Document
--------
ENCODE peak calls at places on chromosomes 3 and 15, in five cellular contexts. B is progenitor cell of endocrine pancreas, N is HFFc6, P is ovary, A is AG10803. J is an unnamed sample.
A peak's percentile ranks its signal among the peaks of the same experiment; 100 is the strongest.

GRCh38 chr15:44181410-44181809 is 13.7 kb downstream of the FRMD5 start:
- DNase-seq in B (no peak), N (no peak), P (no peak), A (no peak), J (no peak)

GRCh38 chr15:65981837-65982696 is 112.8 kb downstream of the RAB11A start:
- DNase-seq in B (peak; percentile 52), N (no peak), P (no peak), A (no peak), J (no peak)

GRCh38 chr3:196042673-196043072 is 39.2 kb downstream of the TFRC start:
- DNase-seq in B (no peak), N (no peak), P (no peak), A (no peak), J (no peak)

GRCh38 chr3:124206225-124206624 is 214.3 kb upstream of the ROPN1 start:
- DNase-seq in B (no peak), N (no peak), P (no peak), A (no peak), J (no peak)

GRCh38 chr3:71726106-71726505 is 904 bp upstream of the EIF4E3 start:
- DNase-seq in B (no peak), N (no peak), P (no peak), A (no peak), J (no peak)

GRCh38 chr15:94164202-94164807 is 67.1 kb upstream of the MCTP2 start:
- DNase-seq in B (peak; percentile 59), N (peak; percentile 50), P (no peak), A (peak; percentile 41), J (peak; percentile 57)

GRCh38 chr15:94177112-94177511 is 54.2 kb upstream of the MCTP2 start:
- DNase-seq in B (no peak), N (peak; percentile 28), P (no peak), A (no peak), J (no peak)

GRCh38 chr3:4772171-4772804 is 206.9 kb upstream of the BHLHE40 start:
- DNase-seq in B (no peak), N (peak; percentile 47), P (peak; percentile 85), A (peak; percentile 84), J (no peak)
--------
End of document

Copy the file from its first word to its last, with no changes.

ENCODE peak calls at places on chromosomes 3 and 15, in five cellular contexts. B is progenitor cell of endocrine pancreas, N is HFFc6, P is ovary, A is AG10803. J is an unnamed sample.
A peak's percentile ranks its signal among the peaks of the same experiment; 100 is the strongest.

GRCh38 chr15:44181410-44181809 is 13.7 kb downstream of the FRMD5 start:
- DNase-seq in B (no peak), N (no peak), P (no peak), A (no peak), J (no peak)

GRCh38 chr15:65981837-65982696 is 112.8 kb downstream of the RAB11A start:
- DNase-seq in B (peak; percentile 52), N (no peak), P (no peak), A (no peak), J (no peak)

GRCh38 chr3:196042673-196043072 is 39.2 kb downstream of the TFRC start:
- DNase-seq in B (no peak), N (no peak), P (no peak), A (no peak), J (no peak)

GRCh38 chr3:124206225-124206624 is 214.3 kb upstream of the ROPN1 start:
- DNase-seq in B (no peak), N (no peak), P (no peak), A (no peak), J (no peak)

GRCh38 chr3:71726106-71726505 is 904 bp upstream of the EIF4E3 start:
- DNase-seq in B (no peak), N (no peak), P (no peak), A (no peak), J (no peak)

GRCh38 chr15:94164202-94164807 is 67.1 kb upstream of the MCTP2 start:
- DNase-seq in B (peak; percentile 59), N (peak; percentile 50), P (no peak), A (peak; percentile 41), J (peak; percentile 57)

GRCh38 chr15:94177112-94177511 is 54.2 kb upstream of the MCTP2 start:
- DNase-seq in B (no peak), N (peak; percentile 28), P (no peak), A (no peak), J (no peak)

GRCh38 chr3:4772171-4772804 is 206.9 kb upstream of the BHLHE40 start:
- DNase-seq in B (no peak), N (peak; percentile 47), P (peak; percentile 85), A (peak; percentile 84), J (no peak)